Intact Financial leads investment in pay-per-mile auto insurance provider
Published: July 24, 2018
Usage-based insurance (UBI) through telematics device monitoring is already available from limited providers in Ontario. Drivers use a device to monitor their habit and receive discounts for safe driving behaviour and for how much they use the vehicle. Intact Financial, the country’s leading P&A is expanding its interest in the technology.
Intact Insurance already uses telematics and has recently discussed how well the technology has worked. Now the company is part of a consortium of investors giving funds to auto insurance start-up Metromile, a US-based company that specializes in pay-per-mile car insurance.
The San Francisco company wants to use the $90 million Serie E funds to expand its model into new US markets and leverage artificial intelligence (AI) for processing claims. Currently available in Arizona, California, Illinois, New Jersey, Oregon, Pennsylvania, Virginia, and Washington, the expansion would see Metromile arrive in more states.
Investors in the round included Section 32 and Index Ventures, but Intact Financial and Japanese insurer Tokio Marine Holdings were co-leads in the investment. Could this mean Intact is boosting Metromile ahead of helping the company eventually expand into Canada?
That may be a long way off, but it is an obvious eventuality for an insurer enjoying growth in the United State. Intact Insurance would be a big asset to development of a Metromile solution in Ontario.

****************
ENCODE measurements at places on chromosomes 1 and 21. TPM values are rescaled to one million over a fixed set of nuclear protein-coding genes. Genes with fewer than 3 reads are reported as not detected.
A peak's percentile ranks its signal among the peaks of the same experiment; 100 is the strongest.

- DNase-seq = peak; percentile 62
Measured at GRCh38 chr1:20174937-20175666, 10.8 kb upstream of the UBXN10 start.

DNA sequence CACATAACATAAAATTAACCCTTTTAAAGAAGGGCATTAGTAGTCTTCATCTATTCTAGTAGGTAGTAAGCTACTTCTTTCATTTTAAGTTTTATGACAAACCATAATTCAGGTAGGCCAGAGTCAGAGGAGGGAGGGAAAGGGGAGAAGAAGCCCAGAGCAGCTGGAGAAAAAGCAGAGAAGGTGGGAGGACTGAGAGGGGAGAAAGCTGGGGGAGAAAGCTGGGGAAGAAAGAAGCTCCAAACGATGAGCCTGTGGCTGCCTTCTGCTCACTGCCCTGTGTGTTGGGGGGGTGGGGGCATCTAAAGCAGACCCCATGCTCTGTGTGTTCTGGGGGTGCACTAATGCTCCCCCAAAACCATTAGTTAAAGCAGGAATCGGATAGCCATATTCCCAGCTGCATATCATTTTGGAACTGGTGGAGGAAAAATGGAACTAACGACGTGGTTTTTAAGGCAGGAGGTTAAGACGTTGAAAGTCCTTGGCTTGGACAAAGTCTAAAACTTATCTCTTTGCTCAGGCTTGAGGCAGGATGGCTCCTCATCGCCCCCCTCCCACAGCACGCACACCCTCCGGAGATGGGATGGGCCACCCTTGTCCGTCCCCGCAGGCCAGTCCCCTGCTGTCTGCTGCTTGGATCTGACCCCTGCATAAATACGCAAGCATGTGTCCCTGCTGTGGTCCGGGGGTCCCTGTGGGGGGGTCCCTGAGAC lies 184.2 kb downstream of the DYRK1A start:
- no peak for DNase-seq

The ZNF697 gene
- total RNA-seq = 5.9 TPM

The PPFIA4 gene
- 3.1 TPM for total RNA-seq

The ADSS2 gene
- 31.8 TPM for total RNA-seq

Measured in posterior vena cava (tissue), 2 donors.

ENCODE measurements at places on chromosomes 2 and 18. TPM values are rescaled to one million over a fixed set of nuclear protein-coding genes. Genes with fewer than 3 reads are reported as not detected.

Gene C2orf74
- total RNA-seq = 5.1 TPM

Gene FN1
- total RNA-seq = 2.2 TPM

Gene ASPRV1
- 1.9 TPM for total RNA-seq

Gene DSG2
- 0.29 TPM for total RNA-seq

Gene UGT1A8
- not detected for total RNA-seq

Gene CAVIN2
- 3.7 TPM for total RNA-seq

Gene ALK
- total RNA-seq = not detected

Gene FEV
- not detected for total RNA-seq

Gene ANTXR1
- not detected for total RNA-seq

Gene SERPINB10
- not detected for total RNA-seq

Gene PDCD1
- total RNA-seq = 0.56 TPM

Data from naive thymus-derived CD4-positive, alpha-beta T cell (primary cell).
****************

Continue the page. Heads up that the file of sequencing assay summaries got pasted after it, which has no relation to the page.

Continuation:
Metromile is a policy that charges customers specifically per mile, usually less than 1 cent for every mile they cover in their vehicle. The policy from Metromile means drivers can pay for their limited use and in effect are not offsetting the higher premiums for more frequent car users.
“It’s fairer,” says Metromile CEO Dan Preston. “We found, in our recent survey, that more than 60 percent of Pennsylvania drivers drive less than 20 miles per day, and are considered low-mileage drivers who drive less than 10,000 miles per year. Our survey also showed nearly 48 percent of Pennsylvania residents drive less than 10 miles per day.”
The survey Preston references was published in 2015 and included the following information:
- On average, they found a 6 percent decrease in driving after they switched to per-mile car insurance.
- Overall, 54 percent of test-drivers drove less after switching to pay-per-mile insurance.
- Looking at users who drove more than 20 miles per day, more than 80 percent drove less after switching.
- They would help save
- There would be 60 million metric tons less of carbon dioxide emissions.
There would be 150 billion fewer miles driven.